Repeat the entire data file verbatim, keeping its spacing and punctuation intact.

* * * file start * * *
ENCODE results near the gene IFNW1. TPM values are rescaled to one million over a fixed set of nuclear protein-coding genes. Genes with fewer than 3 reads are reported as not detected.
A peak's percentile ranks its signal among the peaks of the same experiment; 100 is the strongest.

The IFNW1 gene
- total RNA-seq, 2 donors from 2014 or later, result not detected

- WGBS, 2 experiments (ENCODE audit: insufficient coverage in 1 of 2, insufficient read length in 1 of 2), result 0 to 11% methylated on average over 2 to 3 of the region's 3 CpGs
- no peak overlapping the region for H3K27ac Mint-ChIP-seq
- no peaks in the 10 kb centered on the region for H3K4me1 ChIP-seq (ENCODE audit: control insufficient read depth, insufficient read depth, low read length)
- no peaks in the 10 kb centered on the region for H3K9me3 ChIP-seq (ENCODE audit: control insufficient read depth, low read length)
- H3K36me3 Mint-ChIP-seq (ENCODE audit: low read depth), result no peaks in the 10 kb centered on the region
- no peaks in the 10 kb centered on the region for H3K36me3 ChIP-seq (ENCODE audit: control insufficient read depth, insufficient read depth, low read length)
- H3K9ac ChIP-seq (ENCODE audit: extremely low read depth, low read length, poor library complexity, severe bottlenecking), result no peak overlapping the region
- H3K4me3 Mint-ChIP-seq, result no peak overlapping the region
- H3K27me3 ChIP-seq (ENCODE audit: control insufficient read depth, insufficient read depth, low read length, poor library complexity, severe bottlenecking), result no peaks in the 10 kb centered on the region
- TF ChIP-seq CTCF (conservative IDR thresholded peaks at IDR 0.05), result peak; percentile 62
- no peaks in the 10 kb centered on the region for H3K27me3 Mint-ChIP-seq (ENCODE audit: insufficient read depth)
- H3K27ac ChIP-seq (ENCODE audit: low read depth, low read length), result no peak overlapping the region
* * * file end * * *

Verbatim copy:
ENCODE results near the gene IFNW1. TPM values are rescaled to one million over a fixed set of nuclear protein-coding genes. Genes with fewer than 3 reads are reported as not detected.
A peak's percentile ranks its signal among the peaks of the same experiment; 100 is the strongest.

The IFNW1 gene
- total RNA-seq, 2 donors from 2014 or later, result not detected

- WGBS, 2 experiments (ENCODE audit: insufficient coverage in 1 of 2, insufficient read length in 1 of 2), result 0 to 11% methylated on average over 2 to 3 of the region's 3 CpGs
- no peak overlapping the region for H3K27ac Mint-ChIP-seq
- no peaks in the 10 kb centered on the region for H3K4me1 ChIP-seq (ENCODE audit: control insufficient read depth, insufficient read depth, low read length)
- no peaks in the 10 kb centered on the region for H3K9me3 ChIP-seq (ENCODE audit: control insufficient read depth, low read length)
- H3K36me3 Mint-ChIP-seq (ENCODE audit: low read depth), result no peaks in the 10 kb centered on the region
- no peaks in the 10 kb centered on the region for H3K36me3 ChIP-seq (ENCODE audit: control insufficient read depth, insufficient read depth, low read length)
- H3K9ac ChIP-seq (ENCODE audit: extremely low read depth, low read length, poor library complexity, severe bottlenecking), result no peak overlapping the region
- H3K4me3 Mint-ChIP-seq, result no peak overlapping the region
- H3K27me3 ChIP-seq (ENCODE audit: control insufficient read depth, insufficient read depth, low read length, poor library complexity, severe bottlenecking), result no peaks in the 10 kb centered on the region
- TF ChIP-seq CTCF (conservative IDR thresholded peaks at IDR 0.05), result peak; percentile 62
- no peaks in the 10 kb centered on the region for H3K27me3 Mint-ChIP-seq (ENCODE audit: insufficient read depth)
- H3K27ac ChIP-seq (ENCODE audit: low read depth, low read length), result no peak overlapping the region